A remote access trojan (RAT) known as Hacker’s Door has resurfaced in active infections after being seen the last time in 2004-2005.
According to experts at Cylance, who spotted the recent Hacker’s Door infections, the malware “was signed with a stolen certificate, known to be used by the Winnti APT group,” meaning the new version is used in nation-state cyber-espionage or economic espionage campaigns.
Furthermore, this is not the old Hacker’s Door RAT. Researchers say the malware has been updated to work on 64-bit architectures and can run on newer Windows versions such as Windows 7 and Windows 8.1.
RAT previously offered as freeware, now sold privately
Currently, the download link is dead and its author is selling the malware in private.
One comment on the site suggests that the gap in Hacker’s Door development (v1.0 released in 2004, v1.1 released in 2005, and v1.2 released in 2015) may have happened because the RAT’s author (a man going by the name of ytt_hac) might have gone to prison during that time.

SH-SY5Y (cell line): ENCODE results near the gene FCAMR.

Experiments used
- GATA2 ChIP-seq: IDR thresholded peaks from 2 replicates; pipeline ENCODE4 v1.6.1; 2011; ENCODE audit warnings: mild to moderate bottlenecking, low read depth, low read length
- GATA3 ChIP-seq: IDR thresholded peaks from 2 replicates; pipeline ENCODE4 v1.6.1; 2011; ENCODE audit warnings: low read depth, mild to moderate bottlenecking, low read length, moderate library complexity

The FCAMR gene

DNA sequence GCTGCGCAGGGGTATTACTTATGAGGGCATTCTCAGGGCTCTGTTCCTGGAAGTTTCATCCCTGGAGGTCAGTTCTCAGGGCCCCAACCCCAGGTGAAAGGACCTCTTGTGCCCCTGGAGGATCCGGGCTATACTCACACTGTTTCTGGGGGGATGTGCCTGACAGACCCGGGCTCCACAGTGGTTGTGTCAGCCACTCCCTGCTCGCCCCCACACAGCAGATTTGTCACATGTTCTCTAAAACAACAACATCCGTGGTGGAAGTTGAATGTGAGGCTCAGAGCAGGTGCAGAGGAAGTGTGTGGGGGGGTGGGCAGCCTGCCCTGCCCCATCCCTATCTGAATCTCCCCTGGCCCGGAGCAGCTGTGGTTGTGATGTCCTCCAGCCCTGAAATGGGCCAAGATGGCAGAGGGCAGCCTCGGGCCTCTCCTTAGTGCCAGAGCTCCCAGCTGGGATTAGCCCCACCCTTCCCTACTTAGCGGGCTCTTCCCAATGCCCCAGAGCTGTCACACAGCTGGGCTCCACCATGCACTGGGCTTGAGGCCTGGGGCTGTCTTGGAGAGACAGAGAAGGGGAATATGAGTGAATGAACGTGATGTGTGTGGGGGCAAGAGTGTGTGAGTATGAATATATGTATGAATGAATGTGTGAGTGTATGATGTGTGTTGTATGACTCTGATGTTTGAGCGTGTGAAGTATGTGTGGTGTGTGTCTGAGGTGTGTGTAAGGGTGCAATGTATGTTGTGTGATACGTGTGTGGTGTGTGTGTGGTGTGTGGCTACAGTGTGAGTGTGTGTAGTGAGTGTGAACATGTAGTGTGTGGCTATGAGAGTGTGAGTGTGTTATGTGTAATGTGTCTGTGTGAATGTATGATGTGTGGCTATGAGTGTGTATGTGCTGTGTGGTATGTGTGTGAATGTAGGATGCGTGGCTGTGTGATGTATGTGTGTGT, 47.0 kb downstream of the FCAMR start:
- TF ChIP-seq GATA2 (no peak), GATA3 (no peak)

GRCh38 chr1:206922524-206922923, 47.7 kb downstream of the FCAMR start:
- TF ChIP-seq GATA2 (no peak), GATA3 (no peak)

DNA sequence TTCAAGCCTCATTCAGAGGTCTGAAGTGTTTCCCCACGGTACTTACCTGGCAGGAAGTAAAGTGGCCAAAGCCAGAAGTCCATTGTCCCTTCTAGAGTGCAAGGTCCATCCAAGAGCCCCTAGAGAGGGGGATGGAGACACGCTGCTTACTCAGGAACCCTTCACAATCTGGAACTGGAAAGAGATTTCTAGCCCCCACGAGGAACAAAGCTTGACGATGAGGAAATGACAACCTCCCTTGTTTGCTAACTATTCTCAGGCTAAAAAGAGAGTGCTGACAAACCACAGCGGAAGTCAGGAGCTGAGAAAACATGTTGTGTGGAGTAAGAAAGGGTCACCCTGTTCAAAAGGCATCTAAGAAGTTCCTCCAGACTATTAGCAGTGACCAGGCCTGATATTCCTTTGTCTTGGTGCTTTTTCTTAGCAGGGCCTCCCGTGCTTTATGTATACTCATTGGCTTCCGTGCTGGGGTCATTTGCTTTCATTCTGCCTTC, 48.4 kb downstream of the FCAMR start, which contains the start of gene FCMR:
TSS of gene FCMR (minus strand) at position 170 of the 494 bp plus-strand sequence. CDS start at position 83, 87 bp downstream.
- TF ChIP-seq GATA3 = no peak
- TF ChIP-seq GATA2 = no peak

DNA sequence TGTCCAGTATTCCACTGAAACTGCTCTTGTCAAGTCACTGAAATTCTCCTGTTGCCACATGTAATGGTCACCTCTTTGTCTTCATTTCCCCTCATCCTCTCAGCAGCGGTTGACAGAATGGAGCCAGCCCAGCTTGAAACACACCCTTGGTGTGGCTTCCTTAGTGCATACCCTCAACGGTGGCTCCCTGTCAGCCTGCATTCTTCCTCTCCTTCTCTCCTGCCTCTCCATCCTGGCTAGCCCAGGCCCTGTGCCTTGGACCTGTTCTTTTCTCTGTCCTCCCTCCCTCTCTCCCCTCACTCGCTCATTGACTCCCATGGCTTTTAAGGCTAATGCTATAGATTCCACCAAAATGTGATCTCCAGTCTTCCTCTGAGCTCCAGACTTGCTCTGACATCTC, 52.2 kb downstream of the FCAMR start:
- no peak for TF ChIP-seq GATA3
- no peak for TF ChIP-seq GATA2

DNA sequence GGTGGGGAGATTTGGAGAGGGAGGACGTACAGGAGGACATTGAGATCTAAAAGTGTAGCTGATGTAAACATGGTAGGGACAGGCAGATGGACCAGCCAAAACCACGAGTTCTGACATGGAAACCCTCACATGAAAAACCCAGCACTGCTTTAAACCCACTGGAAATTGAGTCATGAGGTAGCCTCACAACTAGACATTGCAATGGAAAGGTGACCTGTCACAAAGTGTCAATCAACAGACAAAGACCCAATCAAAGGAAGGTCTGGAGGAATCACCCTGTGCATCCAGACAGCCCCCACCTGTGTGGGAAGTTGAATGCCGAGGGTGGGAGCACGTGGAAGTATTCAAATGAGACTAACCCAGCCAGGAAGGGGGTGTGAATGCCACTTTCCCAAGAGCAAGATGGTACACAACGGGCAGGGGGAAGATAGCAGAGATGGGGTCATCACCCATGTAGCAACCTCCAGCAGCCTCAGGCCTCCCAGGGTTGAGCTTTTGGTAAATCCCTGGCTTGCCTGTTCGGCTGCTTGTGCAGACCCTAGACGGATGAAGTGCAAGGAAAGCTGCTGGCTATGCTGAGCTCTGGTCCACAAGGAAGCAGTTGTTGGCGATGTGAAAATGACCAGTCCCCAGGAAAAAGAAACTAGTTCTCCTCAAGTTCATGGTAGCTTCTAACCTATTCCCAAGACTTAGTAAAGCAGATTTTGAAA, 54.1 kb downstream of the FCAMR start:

Recent Hacker’s Door infections tied to Winnti APT
Nonetheless, the fact that recent Hacker’s Door samples were signed by certificates used in the past by Winnti suggests the cyber-espionage group has either bought or gotten its hands on a newer version of this tool.
It is not uncommon for APT groups to use your run-of-the-mill malware, this being a good technique to hide APT operations among the large number of mundane malware detections.
In the past, the Winnti group has targeted companies in the gaming and pharmaceutical sector, and Tibetan activists [1, 2, 3, 4]. Recent Winnti attacks with Hacker’s Door malware have targeted aerospace entities.
Winnti is also famous for developing/deploying several other malware families, such as PlugX, HDRoot, Tengo, the eponymous Winnti malware, and Skeleton Key, just to name a few. Other security firms also track the Winnti group under the name of Blackfly or G0044.
At the technical level, the Hacker’s Door RAT comes with the following features:
• Communicate with a remote C&C server
• Collect system information
• Take screenshots
• Find and steal files
• Download additional malware
• Run processes and commands
• List and kill processes
• Open Telnet and RDP connections
• Extract Windows credentials from the current session
• A rootkit component for persistence
Cylance has published an in-depth report analyzing Hacker’s Door’s new version here.